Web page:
In an estate administration context, the key difficulties caused by the general lack of legislation around digital assets manifest themselves most obviously when trying to identify and then access the digital assets of the estate.
Section 25 of the Administration of Estates Act 1925 (AEA 1925) requires PRs to collect in all the assets of the estate. To do this, PRs must first establish what there is in the estate. With traditional assets, this is relatively straightforward - most tangible assets of the deceased will be apparent on a visit to their property, and a search of their paperwork tends to unearth further bank accounts, investments etc. However, digital assets will usually not show up during the course of such a search - in most cases, the only evidence of their existence will be online. Many PRs may have no idea where to start even looking for such assets, let alone how to access, value, report and ultimately distribute them. A digital assets expert could be instructed to help locate the digital assets of the deceased. However, given that the value of such assets will often be of largely, if not exclusively, sentimental value, pragmatic questions arise as to the proportionality of incurring such a cost. However, where PRs decide not to engage an expert and it subsequently becomes apparent that one or more digital assets were overlooked, they risk opening themselves up to criticism (and possibly action) from disgruntled beneficiaries.
Even once identified, accessing online accounts after death is extremely difficult at present. Access is necessary both to understand what is in the estate and to enable the PRs to collect the asset and distribute it in accordance with the will. Under s 1 of the Computer Misuse Act 1990 (CMA 1990), it is an offence to knowingly access an online account without authority (which is usually that of the relevant internet service provider (ISP)). ISPs are most often based in the US and, due to the strict privacy laws there, such authority to access a deceased’s online account is rarely given. In that scenario, PRs must resort to obtaining a court order in the relevant jurisdiction. This inevitably leads to additional expense, delay and frustration at an already difficult time.
Ironically, in these circumstances, PRs who are not professionally advised may be in a slightly better position than those who are. The offence under CMA 1990 requires knowledge that the access was unauthorised. Whereas a properly advised testator should be told not to share passwords with others, and properly advised PRs told not to use any that they may nevertheless have been given, it seems likely that in reality many lay PRs acting without professional advice will simply access the accounts of the deceased, remove what is required for the administration of the estate and close them down, with no one being any the wiser. While this may have pragmatic appeal, it is simply not possible for a professional adviser to advise that their clients break the law, and certainly no professional acting as executor themselves (usually nowadays through a trust corporation) would be able to take this action.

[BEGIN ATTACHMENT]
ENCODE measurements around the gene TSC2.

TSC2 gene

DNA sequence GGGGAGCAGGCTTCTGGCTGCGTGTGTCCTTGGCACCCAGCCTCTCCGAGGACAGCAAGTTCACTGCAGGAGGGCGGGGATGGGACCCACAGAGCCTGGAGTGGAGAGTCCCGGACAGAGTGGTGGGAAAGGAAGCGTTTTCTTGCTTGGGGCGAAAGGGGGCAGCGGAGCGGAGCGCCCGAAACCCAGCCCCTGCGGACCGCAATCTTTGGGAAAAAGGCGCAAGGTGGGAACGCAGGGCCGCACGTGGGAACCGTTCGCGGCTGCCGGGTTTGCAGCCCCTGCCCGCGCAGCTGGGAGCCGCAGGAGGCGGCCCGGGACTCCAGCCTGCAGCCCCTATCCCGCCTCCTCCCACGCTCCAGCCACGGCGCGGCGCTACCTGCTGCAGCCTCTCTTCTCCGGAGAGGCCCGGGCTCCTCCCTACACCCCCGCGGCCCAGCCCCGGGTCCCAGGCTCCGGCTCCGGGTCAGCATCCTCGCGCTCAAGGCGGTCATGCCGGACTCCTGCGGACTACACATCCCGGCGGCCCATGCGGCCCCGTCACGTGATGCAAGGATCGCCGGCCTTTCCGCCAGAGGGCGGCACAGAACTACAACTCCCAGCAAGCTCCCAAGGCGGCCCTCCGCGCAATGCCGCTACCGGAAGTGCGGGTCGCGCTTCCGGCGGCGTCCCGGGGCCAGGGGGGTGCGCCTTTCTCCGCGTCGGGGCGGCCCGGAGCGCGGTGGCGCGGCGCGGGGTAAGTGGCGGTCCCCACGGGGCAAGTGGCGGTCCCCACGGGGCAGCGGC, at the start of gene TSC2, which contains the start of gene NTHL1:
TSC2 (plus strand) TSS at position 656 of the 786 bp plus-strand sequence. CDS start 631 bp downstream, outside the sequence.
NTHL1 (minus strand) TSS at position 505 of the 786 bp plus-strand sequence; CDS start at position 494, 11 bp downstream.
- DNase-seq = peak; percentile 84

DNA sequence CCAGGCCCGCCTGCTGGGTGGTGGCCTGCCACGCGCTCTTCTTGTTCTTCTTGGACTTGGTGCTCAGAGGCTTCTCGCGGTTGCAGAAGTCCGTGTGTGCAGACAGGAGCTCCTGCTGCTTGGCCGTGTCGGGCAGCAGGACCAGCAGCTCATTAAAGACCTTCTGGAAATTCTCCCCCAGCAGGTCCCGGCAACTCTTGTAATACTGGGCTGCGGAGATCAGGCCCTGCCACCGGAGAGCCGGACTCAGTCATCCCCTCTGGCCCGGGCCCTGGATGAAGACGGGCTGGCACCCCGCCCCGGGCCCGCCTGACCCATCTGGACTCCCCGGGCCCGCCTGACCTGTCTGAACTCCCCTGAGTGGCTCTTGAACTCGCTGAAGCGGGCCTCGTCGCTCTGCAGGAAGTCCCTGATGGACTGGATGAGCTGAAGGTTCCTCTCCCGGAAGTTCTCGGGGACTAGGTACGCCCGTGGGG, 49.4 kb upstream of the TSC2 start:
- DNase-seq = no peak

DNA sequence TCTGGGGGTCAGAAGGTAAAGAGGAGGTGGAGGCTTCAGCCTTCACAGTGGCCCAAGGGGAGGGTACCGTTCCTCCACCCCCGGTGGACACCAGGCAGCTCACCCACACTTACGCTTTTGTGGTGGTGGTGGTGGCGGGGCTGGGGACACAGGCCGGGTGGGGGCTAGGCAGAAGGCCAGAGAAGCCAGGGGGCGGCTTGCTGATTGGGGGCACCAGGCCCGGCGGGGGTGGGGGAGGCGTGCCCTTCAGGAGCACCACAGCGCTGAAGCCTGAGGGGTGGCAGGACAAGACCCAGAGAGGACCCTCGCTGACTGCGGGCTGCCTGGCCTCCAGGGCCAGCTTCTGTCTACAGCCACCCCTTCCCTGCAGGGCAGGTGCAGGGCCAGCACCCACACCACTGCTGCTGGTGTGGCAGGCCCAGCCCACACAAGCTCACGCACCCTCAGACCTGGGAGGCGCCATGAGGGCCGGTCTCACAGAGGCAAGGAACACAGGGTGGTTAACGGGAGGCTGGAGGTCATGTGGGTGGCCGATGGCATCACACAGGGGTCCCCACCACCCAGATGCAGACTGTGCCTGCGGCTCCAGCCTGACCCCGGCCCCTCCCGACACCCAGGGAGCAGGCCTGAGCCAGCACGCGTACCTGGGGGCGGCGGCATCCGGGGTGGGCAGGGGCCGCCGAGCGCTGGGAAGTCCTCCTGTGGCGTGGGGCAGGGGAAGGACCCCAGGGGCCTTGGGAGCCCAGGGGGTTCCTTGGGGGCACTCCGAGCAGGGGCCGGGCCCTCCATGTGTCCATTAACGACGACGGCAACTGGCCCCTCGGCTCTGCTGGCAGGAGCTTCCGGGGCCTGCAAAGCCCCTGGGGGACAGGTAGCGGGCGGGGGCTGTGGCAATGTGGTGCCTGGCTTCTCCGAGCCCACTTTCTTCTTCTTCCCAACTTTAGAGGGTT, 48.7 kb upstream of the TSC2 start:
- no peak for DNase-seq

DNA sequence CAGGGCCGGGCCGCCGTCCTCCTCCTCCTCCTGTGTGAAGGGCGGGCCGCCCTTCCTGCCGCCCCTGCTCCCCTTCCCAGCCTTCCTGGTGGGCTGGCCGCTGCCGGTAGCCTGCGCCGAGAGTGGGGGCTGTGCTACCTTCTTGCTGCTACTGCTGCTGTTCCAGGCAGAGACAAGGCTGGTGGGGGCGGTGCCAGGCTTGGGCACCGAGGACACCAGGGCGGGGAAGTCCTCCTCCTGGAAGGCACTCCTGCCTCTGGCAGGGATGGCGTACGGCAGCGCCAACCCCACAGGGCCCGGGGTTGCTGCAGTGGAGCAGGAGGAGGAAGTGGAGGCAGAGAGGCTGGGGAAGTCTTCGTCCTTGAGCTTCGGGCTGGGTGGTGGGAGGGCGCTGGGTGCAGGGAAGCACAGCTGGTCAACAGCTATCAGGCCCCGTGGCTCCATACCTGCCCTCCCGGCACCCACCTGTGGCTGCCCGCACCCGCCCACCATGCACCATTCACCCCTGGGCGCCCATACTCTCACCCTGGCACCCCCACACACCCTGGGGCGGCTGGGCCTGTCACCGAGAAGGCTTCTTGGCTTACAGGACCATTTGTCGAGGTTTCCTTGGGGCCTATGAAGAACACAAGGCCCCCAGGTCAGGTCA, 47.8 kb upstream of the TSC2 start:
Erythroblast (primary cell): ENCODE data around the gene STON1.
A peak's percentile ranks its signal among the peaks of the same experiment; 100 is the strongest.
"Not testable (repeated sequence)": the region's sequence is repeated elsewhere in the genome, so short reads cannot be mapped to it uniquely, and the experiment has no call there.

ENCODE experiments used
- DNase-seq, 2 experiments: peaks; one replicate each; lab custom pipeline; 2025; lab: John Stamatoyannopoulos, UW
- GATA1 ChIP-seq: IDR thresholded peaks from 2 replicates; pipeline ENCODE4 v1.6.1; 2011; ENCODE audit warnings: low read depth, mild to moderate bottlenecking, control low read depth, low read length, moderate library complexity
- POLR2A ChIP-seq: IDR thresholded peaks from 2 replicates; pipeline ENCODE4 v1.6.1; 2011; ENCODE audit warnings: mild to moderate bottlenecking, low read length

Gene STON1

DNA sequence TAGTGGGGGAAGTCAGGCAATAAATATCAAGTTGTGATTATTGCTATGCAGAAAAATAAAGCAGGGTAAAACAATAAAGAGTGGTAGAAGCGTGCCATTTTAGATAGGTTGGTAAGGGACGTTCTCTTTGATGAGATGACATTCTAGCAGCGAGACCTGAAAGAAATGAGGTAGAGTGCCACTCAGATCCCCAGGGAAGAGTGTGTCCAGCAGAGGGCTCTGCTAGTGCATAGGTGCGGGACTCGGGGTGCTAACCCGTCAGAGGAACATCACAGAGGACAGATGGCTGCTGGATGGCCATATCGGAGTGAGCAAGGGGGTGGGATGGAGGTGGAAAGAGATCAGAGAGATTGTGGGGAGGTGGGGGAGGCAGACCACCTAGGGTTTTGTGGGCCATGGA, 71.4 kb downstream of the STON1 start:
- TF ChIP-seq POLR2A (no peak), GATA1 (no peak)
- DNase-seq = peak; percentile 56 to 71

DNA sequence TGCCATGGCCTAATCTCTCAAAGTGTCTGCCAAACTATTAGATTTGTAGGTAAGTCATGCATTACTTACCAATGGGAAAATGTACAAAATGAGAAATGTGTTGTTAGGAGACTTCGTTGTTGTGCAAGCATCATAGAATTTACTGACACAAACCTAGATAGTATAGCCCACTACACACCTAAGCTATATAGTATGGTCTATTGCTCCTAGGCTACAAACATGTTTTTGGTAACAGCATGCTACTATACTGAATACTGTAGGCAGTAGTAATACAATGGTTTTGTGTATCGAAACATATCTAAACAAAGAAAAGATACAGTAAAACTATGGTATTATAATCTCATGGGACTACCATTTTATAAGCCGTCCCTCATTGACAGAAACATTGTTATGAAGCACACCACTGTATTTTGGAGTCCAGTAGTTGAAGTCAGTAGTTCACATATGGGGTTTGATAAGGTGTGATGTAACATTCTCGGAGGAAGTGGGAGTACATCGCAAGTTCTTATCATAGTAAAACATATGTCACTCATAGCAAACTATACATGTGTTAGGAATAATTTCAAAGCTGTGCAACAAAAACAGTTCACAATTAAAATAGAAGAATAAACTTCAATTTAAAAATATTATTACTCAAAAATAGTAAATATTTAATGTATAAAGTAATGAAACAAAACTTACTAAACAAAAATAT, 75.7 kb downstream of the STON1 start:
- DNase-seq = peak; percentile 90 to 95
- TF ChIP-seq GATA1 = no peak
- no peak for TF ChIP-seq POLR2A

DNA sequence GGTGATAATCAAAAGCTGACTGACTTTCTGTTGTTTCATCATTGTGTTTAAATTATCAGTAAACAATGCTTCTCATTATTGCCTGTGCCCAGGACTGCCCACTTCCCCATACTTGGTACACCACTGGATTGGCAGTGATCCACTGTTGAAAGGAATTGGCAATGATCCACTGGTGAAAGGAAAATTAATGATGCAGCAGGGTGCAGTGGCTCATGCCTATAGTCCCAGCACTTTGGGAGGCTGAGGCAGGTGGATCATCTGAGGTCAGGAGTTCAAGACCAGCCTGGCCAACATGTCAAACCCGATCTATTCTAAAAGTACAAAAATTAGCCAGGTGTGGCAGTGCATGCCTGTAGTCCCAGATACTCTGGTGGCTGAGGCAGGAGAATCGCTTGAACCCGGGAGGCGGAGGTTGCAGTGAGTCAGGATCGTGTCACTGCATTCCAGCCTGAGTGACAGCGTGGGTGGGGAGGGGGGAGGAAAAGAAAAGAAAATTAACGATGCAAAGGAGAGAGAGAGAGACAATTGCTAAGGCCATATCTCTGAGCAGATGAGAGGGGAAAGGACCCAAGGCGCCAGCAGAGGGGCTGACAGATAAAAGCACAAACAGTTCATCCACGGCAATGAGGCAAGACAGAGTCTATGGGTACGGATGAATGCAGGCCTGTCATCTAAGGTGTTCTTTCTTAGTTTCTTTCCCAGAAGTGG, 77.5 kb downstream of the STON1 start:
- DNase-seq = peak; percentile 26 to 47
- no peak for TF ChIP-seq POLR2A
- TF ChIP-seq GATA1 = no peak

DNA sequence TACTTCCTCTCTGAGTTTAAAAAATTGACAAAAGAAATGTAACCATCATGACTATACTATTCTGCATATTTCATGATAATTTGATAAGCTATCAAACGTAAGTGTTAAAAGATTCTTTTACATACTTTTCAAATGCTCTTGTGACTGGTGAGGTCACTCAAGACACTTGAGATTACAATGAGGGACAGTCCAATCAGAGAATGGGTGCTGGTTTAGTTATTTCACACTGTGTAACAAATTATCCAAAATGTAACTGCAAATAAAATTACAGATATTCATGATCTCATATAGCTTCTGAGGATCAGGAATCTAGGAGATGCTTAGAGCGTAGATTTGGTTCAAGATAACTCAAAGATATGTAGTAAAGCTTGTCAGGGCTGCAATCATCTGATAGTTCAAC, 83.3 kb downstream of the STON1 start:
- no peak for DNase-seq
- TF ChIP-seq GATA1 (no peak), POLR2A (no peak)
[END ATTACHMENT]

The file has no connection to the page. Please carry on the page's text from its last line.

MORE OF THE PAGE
Even once identified and accessed, the practical difficulties around administering digital assets continue for PRs. Given how few existing wills were drafted with digital assets in mind, practical difficulties are often only found (to the extent they aren’t entirely overlooked) during the course of an estate administration. For example, it is common for computer devices to pass under a chattels clause. However, the intangible digital assets stored on that device will not pass under the chattels clause and, unless specifically dealt with in the will, will otherwise fall into residue. Where the chattels beneficiary and residuary beneficiary are not the same, the PRs should remove all the digital assets from the device and pass them to the residuary beneficiary before wiping the device and passing that to the chattels beneficiary. It must be assumed that this is more honoured in the breach than the observance.
All is not lost. The education aspects around digital assets are ongoing. Professional bodies such as the Society of Trust and Estate Practitioners are steadily raising awareness among both practitioners and government bodies - teaching the former what they need to know about digital assets to properly advise clients, and lobbying the latter to plug the holes in the existing framework and properly legislate in this area to provide certainty. The Law Commission has an ongoing project considering digital assets and Ian Paisley MP’s Digital Devices (Access for Next of Kin) Bill is slowly making its way through the parliamentary stages. It remains to be seen what legislation actually comes to pass, how long it takes and whether it is sufficient to improve the current situation.
This article was originally published in New Law Journal and can be accessed here.